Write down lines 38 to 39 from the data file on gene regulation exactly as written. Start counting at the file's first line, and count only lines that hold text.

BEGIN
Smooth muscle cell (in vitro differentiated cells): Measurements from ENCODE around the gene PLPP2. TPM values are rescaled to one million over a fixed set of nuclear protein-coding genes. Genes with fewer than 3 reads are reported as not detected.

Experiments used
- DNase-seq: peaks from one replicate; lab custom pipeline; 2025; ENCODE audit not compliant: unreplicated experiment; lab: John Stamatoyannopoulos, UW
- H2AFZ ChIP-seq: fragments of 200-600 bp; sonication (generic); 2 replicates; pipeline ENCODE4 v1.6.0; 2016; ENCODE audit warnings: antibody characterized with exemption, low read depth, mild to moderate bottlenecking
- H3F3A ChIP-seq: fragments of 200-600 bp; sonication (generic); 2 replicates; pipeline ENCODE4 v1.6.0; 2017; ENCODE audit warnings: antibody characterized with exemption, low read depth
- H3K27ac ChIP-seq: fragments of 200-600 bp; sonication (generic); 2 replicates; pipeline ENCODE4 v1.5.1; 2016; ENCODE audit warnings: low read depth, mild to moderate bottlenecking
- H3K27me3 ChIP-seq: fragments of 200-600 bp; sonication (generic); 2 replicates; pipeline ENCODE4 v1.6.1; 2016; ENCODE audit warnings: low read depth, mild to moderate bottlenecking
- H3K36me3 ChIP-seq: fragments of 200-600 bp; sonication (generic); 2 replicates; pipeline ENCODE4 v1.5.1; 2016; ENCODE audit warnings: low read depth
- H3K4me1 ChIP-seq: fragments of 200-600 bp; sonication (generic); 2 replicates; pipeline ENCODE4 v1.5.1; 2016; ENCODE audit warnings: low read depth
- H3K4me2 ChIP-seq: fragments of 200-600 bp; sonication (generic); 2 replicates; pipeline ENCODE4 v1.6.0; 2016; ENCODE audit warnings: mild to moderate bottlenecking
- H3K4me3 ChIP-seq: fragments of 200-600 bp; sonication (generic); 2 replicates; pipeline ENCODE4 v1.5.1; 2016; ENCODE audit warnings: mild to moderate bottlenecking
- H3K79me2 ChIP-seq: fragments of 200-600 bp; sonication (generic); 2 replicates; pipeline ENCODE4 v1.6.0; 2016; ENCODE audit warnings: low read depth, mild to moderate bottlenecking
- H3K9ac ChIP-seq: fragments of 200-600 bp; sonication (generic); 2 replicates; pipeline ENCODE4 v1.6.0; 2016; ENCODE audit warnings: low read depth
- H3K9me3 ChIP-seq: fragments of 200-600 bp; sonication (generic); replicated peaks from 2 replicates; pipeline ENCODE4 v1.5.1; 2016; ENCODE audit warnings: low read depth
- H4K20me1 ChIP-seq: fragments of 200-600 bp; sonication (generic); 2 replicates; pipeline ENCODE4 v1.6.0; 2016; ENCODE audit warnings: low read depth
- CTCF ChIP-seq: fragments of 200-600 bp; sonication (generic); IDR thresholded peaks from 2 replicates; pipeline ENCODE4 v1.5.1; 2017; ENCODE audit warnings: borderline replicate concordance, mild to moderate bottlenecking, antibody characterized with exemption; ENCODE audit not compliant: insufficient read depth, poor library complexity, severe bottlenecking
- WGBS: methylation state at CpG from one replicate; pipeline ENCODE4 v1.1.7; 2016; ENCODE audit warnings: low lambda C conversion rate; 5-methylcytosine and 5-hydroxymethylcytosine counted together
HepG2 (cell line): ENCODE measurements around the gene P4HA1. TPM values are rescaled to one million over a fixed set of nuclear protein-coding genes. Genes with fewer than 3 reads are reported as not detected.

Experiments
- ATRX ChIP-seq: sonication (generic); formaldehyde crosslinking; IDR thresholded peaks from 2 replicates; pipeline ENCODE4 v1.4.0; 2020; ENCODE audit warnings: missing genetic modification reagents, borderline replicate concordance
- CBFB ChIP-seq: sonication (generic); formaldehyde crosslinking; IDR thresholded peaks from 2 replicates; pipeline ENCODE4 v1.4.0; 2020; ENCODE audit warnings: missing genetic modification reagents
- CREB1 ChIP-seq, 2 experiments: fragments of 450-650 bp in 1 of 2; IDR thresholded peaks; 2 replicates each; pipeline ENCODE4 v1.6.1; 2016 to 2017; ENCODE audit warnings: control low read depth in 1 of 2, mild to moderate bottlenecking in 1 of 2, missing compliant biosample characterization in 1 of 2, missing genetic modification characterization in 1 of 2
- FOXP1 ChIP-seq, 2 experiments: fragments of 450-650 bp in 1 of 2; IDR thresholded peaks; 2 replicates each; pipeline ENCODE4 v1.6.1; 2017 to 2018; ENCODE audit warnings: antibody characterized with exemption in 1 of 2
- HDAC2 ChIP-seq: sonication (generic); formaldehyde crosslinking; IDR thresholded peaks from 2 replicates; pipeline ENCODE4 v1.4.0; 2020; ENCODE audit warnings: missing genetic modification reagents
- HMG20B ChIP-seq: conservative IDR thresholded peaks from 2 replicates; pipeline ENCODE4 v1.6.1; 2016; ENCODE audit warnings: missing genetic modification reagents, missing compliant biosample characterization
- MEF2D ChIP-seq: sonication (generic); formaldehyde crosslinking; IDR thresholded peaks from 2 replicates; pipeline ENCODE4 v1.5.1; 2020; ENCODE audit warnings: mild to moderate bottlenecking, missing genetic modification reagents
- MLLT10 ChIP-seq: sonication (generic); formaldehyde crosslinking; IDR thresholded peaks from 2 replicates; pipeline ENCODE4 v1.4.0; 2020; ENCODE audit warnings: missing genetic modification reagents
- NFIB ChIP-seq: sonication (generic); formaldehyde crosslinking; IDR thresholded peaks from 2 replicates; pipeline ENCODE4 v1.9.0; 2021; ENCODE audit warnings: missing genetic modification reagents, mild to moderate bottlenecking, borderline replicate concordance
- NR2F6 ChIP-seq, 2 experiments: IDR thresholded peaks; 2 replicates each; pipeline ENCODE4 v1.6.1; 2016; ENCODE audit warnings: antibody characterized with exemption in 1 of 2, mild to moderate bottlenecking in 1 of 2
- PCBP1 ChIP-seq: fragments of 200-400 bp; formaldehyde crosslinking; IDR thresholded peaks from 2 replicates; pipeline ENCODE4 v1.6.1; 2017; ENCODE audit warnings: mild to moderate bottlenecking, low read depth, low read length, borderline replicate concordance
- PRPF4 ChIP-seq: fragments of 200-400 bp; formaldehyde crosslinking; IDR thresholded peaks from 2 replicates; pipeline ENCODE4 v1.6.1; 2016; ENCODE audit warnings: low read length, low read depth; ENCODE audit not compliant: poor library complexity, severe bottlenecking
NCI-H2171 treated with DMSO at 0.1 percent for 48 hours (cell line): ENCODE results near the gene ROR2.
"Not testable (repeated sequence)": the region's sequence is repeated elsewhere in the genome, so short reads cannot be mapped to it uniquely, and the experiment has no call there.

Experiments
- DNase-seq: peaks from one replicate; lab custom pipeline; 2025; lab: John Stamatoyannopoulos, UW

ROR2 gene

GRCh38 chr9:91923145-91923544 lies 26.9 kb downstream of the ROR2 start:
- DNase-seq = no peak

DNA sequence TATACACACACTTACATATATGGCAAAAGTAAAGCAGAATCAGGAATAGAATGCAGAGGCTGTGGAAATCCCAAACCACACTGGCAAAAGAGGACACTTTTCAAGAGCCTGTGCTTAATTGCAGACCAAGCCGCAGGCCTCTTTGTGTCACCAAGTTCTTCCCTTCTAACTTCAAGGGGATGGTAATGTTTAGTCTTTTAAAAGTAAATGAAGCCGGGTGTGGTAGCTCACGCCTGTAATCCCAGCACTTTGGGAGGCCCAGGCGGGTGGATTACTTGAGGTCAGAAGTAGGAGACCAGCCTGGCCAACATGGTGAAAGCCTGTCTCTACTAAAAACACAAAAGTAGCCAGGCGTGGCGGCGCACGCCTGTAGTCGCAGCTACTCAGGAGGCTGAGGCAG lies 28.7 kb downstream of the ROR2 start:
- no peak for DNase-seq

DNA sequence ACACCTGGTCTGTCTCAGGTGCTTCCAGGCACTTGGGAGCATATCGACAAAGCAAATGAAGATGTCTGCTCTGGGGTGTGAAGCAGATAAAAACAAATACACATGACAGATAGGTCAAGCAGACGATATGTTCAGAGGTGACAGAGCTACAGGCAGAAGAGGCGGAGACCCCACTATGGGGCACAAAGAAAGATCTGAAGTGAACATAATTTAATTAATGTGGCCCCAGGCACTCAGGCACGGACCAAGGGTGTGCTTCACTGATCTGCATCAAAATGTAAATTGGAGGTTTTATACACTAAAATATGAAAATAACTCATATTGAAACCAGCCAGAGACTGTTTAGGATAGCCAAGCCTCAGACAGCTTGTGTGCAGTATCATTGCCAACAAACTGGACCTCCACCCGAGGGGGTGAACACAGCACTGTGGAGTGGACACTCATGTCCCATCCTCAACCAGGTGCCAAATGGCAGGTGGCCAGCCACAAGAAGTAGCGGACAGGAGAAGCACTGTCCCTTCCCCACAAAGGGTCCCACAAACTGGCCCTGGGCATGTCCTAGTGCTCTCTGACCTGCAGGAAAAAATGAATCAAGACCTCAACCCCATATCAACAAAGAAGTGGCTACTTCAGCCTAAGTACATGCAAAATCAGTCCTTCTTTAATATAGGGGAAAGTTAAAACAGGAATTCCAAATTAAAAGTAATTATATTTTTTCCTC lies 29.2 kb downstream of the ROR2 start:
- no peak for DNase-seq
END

- DNase-seq = no peak

DNA sequence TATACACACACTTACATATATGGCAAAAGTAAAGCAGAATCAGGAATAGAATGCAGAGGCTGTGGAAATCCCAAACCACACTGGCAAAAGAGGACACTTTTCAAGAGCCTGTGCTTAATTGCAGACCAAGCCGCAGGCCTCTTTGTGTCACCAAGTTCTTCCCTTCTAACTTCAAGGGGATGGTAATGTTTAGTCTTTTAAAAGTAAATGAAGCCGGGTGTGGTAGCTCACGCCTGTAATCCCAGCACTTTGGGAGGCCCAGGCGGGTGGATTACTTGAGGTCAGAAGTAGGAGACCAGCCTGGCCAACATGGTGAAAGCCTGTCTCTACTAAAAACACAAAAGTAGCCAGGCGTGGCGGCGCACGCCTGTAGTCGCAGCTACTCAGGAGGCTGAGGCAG lies 28.7 kb downstream of the ROR2 start: